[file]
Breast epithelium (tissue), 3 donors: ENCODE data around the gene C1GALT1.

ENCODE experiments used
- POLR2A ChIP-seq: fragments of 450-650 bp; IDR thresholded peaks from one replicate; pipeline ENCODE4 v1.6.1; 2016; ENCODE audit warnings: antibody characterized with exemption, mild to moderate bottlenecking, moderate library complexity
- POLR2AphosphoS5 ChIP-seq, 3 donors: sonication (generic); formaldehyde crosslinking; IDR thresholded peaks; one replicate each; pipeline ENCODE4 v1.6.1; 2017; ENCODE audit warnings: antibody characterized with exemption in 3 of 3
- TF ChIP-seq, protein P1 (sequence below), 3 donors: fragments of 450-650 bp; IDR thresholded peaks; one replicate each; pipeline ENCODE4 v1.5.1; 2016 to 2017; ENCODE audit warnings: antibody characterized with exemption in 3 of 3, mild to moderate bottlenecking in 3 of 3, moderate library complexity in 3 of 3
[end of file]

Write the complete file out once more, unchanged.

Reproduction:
Breast epithelium (tissue), 3 donors: ENCODE data around the gene C1GALT1.

ENCODE experiments used
- POLR2A ChIP-seq: fragments of 450-650 bp; IDR thresholded peaks from one replicate; pipeline ENCODE4 v1.6.1; 2016; ENCODE audit warnings: antibody characterized with exemption, mild to moderate bottlenecking, moderate library complexity
- POLR2AphosphoS5 ChIP-seq, 3 donors: sonication (generic); formaldehyde crosslinking; IDR thresholded peaks; one replicate each; pipeline ENCODE4 v1.6.1; 2017; ENCODE audit warnings: antibody characterized with exemption in 3 of 3
- TF ChIP-seq, protein P1 (sequence below), 3 donors: fragments of 450-650 bp; IDR thresholded peaks; one replicate each; pipeline ENCODE4 v1.5.1; 2016 to 2017; ENCODE audit warnings: antibody characterized with exemption in 3 of 3, mild to moderate bottlenecking in 3 of 3, moderate library complexity in 3 of 3